The Dash

The dash (), also called the em dash, is the long horizontal bar, much longer than a hyphen. Few keyboards have a dash, but a word processor can usually produce one in one way or another. If your keyboard can't produce a dash, you will have to resort to a hyphen as a stand-in. In British usage, we use only a single hyphen to represent a dash - like this. American usage, in contrast, uses two consecutive hyphens -- like this (A). Here I must confess that I strongly prefer the American style, since the double hyphen is far more more prominent than a single one and avoids any possibility of ambiguity. If you are writing for publication, you will probably have to use the single hyphen; in other contexts, you should consider using the more vivid double hyphen. In any case, you will be very unlucky if your word processor can't produce a proper dash and save you from worrying about this.

There are two slightly different conventions for using a dash. The more modern one is to put white spaces at both ends of a dash, while the older style uses no white spaces at all, but writes the dash solid next to whatever precedes and follows it. Both conventions are in use, and hence you may see either of the following:

The Serbs want peace — or so they say.
The Serbs want peace—or so they say.

I prefer the first style, since it is much easier on the eye, and I recommend that you adopt this style.

The dash has only one use: a pair of dashes separates a strong interruption from the rest of the sentence. (A strong interruption is one which violently disrupts the flow of the sentence.) Again, note that word `pair': in principle, at least, dashes come in pairs, though sometimes one of them is not written. (Remember that the same thing is true of bracketing commas, which set off weak interruptions.) Here are some examples:

An honest politician — if such a creature exists — would never agree to such a plan.
The destruction of Guernica — and there is no doubt that the destruction was deliberate — horrified the world.
When the Europeans settled in Tasmania, they inflicted genocide — there is no other word for it — upon the indigenous population, who were wiped out in thirty years.

If the strong interruption comes at the end of the sentence, then of course only one dash is used:

In 1453 Sultan Mehmed finally took Constantinople — and the Byzantine Empire disappeared from the map forever.
There was no other way — or was there?

In the case in which the original sentence is never resumed after the interruption, only one dash is used:

John, do you suppose you could — oh, never mind; I'll do it.

This sort of broken sentence is only found in representations of conversation, such as you might find in a novel; it is never appropriate in formal writing.

Finally, in the rare case in which a sentence is broken off abruptly without being completed, a single dash is also used:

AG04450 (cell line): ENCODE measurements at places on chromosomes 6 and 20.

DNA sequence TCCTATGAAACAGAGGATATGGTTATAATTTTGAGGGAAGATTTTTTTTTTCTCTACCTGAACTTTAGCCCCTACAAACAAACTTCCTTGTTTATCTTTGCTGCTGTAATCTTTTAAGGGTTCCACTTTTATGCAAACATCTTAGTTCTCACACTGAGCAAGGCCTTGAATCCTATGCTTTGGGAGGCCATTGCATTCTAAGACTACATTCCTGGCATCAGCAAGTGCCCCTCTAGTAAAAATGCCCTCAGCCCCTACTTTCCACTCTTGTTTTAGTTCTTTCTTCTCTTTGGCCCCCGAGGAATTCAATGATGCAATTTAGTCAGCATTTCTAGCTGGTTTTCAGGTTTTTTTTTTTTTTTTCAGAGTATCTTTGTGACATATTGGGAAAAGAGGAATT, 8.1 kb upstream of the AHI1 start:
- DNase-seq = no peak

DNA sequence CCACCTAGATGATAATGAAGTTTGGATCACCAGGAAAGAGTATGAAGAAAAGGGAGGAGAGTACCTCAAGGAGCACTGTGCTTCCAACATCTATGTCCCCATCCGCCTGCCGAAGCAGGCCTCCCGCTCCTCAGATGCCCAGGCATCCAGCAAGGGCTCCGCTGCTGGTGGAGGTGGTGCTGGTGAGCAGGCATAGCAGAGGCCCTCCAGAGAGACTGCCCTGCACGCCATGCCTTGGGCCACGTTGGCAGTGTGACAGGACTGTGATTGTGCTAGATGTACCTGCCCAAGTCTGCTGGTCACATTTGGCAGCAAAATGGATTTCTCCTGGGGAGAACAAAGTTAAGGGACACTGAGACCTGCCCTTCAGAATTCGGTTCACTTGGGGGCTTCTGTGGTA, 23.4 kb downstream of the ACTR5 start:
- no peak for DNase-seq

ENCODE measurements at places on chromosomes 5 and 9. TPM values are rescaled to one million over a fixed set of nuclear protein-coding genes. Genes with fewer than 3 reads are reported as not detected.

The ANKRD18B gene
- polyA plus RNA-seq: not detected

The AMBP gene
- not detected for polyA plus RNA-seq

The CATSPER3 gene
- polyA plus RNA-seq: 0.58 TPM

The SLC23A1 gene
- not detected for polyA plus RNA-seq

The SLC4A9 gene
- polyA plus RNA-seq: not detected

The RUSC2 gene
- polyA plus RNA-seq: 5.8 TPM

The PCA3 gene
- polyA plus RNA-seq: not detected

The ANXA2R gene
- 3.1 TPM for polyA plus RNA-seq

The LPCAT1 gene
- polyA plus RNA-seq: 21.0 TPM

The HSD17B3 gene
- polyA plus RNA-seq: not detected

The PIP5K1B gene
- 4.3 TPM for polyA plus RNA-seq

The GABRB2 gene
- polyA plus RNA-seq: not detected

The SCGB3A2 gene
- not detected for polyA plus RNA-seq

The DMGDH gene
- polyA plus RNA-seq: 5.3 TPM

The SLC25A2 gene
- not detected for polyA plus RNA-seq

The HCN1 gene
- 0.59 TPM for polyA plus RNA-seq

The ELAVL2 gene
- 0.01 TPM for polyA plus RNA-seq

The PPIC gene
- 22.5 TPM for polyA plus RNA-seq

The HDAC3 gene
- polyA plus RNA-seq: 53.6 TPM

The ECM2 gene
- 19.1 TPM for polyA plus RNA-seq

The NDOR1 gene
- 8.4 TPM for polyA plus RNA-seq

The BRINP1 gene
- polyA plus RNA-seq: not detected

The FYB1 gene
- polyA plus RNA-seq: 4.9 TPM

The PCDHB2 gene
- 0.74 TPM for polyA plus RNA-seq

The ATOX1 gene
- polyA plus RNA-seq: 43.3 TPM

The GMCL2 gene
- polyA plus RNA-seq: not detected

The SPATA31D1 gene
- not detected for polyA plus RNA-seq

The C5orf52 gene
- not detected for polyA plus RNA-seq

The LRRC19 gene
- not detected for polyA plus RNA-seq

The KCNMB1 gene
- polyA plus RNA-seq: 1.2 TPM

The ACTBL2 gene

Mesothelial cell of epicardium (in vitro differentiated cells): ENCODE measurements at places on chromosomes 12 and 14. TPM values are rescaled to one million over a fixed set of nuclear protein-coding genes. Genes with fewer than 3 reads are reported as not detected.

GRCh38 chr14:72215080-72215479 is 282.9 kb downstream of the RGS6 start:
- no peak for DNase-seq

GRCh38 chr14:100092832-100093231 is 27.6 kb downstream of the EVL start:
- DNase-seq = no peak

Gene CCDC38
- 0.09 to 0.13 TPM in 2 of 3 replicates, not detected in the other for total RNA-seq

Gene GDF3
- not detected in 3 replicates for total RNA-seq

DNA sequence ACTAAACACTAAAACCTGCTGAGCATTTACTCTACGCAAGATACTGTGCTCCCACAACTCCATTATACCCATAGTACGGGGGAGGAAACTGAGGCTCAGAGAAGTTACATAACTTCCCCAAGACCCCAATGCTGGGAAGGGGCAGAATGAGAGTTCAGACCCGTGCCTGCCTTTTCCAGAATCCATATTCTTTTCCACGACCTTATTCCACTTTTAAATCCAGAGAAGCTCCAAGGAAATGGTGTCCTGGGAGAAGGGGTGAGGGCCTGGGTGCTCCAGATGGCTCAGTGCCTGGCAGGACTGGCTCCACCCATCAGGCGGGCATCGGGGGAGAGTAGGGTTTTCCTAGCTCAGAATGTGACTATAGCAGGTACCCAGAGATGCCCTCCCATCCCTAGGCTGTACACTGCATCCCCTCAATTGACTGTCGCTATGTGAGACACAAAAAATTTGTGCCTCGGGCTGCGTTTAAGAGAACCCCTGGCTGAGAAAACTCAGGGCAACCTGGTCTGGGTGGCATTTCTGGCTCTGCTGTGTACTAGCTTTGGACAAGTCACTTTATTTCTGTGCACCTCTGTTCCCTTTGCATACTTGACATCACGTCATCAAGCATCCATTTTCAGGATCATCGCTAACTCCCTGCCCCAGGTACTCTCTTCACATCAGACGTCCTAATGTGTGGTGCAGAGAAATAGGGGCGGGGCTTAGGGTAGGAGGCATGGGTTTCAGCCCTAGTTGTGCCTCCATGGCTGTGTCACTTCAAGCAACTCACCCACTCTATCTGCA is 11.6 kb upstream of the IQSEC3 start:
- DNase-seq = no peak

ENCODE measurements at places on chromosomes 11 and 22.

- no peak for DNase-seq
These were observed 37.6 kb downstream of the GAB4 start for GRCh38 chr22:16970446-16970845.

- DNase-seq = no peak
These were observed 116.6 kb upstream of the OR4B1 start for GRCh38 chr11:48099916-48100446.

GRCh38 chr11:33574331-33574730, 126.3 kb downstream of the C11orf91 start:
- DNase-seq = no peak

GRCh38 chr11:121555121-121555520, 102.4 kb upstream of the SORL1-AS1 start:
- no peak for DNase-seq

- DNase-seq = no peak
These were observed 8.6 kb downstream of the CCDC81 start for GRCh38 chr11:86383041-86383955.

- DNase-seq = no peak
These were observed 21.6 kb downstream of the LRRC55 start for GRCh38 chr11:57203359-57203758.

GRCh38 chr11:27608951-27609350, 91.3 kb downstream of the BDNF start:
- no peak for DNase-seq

General Sedgwick's last words to his worried staff were "Don't worry, boys; they couldn't hit an elephant at this dist—".

Note that, in this case, the dash is written solid next to the unfinished piece-of-a-word which precedes it. (If the sentence merely tails off into silence, we use, not a dash, but a suspension.)

When a dash falls between the end of one line and the beginning of the next, you should try to ensure that the dash is placed at the end of the first line and not at the beginning of the second, if you can. Most word processors will not do this automatically, however, and it will require some fiddling.

That's all there is to know about the dash. Use the dash carefully: overuse of dashes will give your writing a breathless and disjointed appearance. And don't use a dash for any purpose other than setting off a strong interruption: the dash is never used in place of a hyphen, after a colon or after a heading. It is not used to introduce a direct quotation, except sometimes in novels, but this is not a usage you should imitate.

There is one last point, very trivial. In a certain style of writing which is now felt to be antique and genteel, a dash is occasionally used to represent the omission of several letters from a word or a name. The exceedingly genteel Victorian novelists often wrote d—n in place of damn, and even Go to the d—l! instead of Go to the devil! Such usages strike us as comical now, and few writers today would hesitate to write out such mild oaths in full (but compare the related use of asterisks for the coarser words). Some Victorians, not wanting to set their fictional narratives in any identifiable location, also wrote things like At the time, I was living at B— in the county of S—. This quaint affectation is now dead.

Copyright © Larry Trask, 1997

Maintained by the Department of Informatics, University of Sussex